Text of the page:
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In my view, the Christian religion is the most important and one of the first things in which all children, under a free government ought to be instructed... No truth is more evident to my mind than that the Christian religion must be the basis of any government intended to secure the rights and privileges of a free people.
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1828 Noah Webster Dictionary
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1828.mshaffer.comWord [lug]

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lug

LUG, v.t. [See Pluck.]

1. To haul; to drag; to pull with force, as something heavy and moved with difficulty.

Howler lugs him still through hedges.

2. To carry or convey with labor.

They must divide the image among them, and so lug off every one his share.

To lug out, to draw a sword, in burlesque.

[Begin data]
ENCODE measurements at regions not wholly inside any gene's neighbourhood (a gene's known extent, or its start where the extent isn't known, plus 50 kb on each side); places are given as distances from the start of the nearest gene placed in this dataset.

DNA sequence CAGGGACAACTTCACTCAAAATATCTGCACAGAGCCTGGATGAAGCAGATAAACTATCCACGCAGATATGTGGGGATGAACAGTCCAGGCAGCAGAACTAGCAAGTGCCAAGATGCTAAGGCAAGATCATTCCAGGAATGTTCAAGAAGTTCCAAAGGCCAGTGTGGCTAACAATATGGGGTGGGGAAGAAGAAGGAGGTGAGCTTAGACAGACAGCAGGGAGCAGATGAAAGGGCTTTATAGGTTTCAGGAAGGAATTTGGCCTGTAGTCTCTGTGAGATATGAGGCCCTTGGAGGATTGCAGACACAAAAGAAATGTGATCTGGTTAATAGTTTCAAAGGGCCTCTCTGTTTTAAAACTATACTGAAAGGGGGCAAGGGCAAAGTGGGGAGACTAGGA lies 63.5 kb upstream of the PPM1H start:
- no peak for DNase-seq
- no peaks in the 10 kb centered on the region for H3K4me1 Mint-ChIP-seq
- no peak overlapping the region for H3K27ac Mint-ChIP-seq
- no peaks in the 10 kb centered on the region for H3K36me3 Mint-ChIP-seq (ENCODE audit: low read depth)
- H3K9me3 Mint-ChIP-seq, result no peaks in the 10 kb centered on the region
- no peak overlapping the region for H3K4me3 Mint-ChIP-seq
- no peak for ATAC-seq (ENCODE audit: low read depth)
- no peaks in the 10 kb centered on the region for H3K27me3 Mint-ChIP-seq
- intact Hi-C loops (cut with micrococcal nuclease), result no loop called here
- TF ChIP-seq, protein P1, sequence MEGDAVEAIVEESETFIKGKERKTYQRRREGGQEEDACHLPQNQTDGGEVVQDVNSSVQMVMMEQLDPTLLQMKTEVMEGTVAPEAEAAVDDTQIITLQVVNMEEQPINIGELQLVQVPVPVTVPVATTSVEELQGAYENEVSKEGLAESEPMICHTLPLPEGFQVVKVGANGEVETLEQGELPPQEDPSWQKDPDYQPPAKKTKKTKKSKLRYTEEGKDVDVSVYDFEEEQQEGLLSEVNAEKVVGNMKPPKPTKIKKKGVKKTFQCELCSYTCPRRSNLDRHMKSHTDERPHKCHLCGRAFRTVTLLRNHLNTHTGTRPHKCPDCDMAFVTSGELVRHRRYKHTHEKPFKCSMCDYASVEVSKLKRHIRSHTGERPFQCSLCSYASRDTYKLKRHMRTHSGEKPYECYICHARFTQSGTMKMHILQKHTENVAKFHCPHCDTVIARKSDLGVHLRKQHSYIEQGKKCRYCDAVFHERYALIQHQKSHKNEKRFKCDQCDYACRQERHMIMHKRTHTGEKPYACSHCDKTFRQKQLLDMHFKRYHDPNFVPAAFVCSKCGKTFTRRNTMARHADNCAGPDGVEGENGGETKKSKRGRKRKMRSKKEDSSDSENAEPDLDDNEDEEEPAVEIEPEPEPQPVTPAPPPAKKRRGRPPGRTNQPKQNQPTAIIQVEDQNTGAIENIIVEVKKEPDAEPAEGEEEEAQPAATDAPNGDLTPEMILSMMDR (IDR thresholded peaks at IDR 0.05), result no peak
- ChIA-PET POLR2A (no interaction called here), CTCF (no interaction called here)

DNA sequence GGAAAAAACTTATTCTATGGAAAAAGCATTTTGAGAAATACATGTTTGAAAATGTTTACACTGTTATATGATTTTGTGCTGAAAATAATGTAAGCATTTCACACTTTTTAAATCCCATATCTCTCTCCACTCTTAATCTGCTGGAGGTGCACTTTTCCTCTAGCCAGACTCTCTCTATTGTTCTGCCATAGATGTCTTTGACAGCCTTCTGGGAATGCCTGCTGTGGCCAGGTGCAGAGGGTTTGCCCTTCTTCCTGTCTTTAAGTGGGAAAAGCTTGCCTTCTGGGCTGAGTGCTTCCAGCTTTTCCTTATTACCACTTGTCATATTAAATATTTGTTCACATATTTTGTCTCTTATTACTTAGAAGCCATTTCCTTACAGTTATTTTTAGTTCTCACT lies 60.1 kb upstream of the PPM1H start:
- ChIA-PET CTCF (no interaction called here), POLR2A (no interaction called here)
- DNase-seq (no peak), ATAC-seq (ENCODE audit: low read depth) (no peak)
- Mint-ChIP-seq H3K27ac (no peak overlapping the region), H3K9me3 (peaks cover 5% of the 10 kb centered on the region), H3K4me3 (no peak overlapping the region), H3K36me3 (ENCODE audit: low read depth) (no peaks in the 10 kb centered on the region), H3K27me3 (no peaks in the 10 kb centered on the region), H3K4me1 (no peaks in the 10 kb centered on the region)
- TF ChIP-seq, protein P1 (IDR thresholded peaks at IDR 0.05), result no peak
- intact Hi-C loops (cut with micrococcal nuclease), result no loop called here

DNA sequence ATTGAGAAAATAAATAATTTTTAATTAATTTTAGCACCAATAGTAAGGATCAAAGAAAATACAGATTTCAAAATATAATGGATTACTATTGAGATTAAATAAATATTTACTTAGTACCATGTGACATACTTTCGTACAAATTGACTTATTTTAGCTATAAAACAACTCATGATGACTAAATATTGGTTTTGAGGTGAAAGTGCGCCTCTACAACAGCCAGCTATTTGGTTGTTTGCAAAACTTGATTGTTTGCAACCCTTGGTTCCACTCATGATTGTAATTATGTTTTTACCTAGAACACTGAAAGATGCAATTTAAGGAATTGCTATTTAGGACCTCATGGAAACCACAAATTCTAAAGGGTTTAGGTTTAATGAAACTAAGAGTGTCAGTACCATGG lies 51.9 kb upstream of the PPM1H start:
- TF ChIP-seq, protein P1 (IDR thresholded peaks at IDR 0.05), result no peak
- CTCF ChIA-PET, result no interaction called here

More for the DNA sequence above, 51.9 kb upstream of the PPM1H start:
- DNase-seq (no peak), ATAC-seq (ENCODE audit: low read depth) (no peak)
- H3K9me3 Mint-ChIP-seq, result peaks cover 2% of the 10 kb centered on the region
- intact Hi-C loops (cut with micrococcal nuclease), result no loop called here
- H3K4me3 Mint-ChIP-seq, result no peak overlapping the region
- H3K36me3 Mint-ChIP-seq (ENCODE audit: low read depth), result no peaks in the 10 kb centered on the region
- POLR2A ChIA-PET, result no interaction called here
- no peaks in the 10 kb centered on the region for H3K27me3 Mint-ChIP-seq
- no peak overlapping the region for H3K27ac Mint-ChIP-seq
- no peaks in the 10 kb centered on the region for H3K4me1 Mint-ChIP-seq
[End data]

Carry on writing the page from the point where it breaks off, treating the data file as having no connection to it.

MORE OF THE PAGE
LUG, v.i. To drag; to move heavily.

LUG, n.

1. A small fish.

2. In Scotland, an ear. Obs.

3. A pole or perch, a land-measure. Obs.

4. Something heavy to be drawn or carried. [Vulgar.]



Evolution (or devolution) of this word [lug]

1828 Webster1844 Webster1913 Webster

LUG, v.t. [See Pluck.]

1. To haul; to drag; to pull with force, as something heavy and moved with difficulty.

Howler lugs him still through hedges.

2. To carry or convey with labor.

They must divide the image among them, and so lug off every one his share.

To lug out, to draw a sword, in burlesque.

LUG, v.i. To drag; to move heavily.

LUG, n.

1. A small fish.

2. In Scotland, an ear. Obs.